My view is thy there is no such thing as a Christian, Jewish, Muslim, Hindu, Sikh, atheist or agnostic child. There are only the children of religious, or non-religious parents. As a result, I don’t believe any state school should permit the promotion of any one religion above another, let alone select pupils on the basis of faith. The role of religious education in the 21st century must surely to be to enlighten young people about all religions and none; allowing them to come to an independent judgement on whether faith will be a part of their adult life.
I accept that detaching faith and education will not happen overnight, but Theresa May’s proposals are an emphatic move in the wrong direction. In a modern, multicultural country, it is perverse to think that we are actively encouraging the segregation of children on the grounds of the religious faith of their parents — but that is exactly what this policy will do. Selection by religion risks further dividing communities and encouraging young people to see people of other faiths as different to them. It would be just as counter-productive as selection by ability.
What to do instead? Undoubtedly a subject for a future piece and lots of soul searching, but I will sign off with three principles for reformers who are serious about boosting social mobility.
1. English schools are already among the most socially segregated in the world, we need to break and reverse this trend. We must find ways to ensure a greater mix of children at all comprehensive schools, perhaps by introducing lotteries for school applications. It won’t be popular or politically easy, but we can look to many inner London comprehensive schools for inspiration, where almost 50% more young people get A*-C grades at GCSE than elsewhere in the country.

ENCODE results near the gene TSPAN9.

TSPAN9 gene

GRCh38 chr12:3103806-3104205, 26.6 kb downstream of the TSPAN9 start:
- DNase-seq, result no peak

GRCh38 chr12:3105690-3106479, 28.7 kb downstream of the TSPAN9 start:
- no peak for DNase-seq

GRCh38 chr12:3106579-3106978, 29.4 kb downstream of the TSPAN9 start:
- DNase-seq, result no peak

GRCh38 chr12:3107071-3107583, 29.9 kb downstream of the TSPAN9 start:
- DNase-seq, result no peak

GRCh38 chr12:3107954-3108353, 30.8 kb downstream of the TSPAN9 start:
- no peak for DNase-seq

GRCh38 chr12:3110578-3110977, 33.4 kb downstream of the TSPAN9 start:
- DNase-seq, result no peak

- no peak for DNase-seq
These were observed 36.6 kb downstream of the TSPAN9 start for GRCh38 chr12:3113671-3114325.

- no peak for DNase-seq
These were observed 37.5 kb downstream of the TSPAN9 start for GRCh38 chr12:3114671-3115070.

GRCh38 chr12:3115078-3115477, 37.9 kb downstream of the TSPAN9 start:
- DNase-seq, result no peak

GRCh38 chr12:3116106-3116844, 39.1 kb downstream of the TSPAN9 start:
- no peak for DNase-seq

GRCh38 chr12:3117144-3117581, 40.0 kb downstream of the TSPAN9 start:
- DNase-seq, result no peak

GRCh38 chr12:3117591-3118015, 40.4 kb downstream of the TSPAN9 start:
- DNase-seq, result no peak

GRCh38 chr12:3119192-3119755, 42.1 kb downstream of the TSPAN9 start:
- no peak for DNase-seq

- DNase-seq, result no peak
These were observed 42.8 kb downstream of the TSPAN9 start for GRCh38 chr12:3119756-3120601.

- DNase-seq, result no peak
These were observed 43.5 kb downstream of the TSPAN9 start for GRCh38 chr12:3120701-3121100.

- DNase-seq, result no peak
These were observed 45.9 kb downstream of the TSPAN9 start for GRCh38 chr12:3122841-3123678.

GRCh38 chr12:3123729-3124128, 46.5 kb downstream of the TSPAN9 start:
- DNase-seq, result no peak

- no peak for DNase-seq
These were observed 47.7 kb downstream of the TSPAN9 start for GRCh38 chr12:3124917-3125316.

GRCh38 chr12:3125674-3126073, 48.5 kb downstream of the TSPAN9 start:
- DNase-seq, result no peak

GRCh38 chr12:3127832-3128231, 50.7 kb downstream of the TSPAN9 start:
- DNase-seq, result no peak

2. Good quality teachers are critical to success, but too many are turning away from the profession. We must find new ways to incentivise bright graduates to join, or remain in teaching and to live and work in communities where the challenge is greatest. For example, by offering debt relief on student loans for those who teach for five consecutive years after university, or offering loans that enable young teachers in their 20s to get a foot on the housing ladder.
3. Thirdly, education policy cannot provide the answer alone. We need integrated action on multiple fronts; from early years childcare to university admissions policy, through to concerted action to make work experience in some professions available to all, not just the preserve of a middle class network.
It won’t be easy, but the battle to drive social mobility in England is at a key turning point. The first step is to challenge Theresa May’s vision of segregation by religion and the 11 plus and move the debate back onto territory that is fitting for the 21st century. We owe young people so much better.
*As education policy is devolved in Scotland and Wales, the proposals on grammar schools and faith schools relate to England alone, hence the emphasis throughout the article.